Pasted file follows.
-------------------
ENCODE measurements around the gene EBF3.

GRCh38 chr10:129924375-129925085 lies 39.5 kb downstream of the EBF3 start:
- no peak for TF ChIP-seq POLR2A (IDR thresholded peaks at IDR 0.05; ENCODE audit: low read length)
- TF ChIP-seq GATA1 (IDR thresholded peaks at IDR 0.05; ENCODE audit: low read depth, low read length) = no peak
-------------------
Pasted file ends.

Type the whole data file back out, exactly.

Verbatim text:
ENCODE measurements around the gene EBF3.

GRCh38 chr10:129924375-129925085 lies 39.5 kb downstream of the EBF3 start:
- no peak for TF ChIP-seq POLR2A (IDR thresholded peaks at IDR 0.05; ENCODE audit: low read length)
- TF ChIP-seq GATA1 (IDR thresholded peaks at IDR 0.05; ENCODE audit: low read depth, low read length) = no peak